The prediction that water will outstrip oil — and every other scarce natural resource — as a factor in global conflict has been around for a long time. After all, without water, everybody and everything dies. There is no substitute for it. Among water-stressed regions, where is conflict likely to strike, and when? In many places, it’s already happening.
Conflict is widespread and ongoing because it can take many forms besides all-out war. In some areas, competition over water may be at the root of tensions between warring factions, though not the only cause. In certain conflicts, water resources may be military or terrorist targets, either to capture or to destroy as a way of hurting the enemy. Elsewhere, protests over water shortages resulting from perceived mismanagement can erupt in violence. The Pacific Institute studies these issues; the conflict chronology at the link below is especially interesting because it shows the whole gamut of water-related struggles.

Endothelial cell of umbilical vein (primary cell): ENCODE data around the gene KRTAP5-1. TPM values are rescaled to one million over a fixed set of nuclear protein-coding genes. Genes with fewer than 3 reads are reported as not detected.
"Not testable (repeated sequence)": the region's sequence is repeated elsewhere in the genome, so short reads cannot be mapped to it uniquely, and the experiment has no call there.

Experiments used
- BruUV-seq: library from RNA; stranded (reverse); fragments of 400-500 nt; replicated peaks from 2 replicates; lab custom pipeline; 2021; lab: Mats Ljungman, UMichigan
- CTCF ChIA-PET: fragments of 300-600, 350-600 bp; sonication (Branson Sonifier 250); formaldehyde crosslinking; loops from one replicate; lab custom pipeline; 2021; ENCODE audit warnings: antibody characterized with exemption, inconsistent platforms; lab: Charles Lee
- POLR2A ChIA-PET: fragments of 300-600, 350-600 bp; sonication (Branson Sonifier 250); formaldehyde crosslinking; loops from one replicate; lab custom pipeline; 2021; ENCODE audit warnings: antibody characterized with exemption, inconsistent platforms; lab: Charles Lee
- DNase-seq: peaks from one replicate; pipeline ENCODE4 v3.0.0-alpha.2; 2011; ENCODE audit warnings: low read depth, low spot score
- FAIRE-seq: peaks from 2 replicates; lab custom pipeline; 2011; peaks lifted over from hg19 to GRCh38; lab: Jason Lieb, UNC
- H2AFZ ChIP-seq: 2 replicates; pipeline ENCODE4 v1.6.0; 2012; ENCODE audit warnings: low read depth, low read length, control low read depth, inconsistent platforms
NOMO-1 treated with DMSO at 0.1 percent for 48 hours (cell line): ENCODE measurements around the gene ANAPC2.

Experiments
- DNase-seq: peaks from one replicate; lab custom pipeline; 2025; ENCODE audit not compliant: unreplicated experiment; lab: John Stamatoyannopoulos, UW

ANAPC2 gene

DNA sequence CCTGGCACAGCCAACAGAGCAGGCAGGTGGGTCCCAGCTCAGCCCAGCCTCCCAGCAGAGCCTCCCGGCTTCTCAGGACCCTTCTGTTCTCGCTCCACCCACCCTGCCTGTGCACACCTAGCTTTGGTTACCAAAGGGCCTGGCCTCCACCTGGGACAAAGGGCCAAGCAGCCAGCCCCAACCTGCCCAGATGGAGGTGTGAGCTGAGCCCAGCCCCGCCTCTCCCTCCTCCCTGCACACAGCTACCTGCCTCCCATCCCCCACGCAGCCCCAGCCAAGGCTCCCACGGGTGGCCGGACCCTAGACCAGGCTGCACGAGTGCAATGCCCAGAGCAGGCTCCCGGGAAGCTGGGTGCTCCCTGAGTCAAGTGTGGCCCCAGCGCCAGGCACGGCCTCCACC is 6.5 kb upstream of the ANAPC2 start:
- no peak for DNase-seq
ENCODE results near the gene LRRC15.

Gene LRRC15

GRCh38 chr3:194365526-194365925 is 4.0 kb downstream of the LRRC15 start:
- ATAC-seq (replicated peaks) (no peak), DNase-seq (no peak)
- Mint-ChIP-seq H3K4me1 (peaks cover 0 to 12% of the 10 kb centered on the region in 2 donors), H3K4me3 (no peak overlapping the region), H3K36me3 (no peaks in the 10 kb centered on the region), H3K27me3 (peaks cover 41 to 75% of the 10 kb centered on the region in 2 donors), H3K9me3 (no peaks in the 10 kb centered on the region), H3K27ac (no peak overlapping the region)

A useful backgrounder on water-related conflict can be found in Suzanne Goldenberg’s recent piece for The Guardian, also linked below. It identifies six “regions at risk,” due to extreme drought and/or tension over shared resources: California, Brazil, Middle East (Iran, United Arab Emirates, Jordan), North Africa (Egypt and Ethiopia), South Asia (eastern Pakistan, northern India), and China. Stephen Leahy’s IPS article and Giulio Boccaletti’s op-ed for The Nature Conservancy further fill in the picture and scope of global water (in)security.
Why global water shortages pose threat of terror and war – The Guardian
In an increasingly unpredictable world, we must secure nature to secure our water – The Nature Conservancy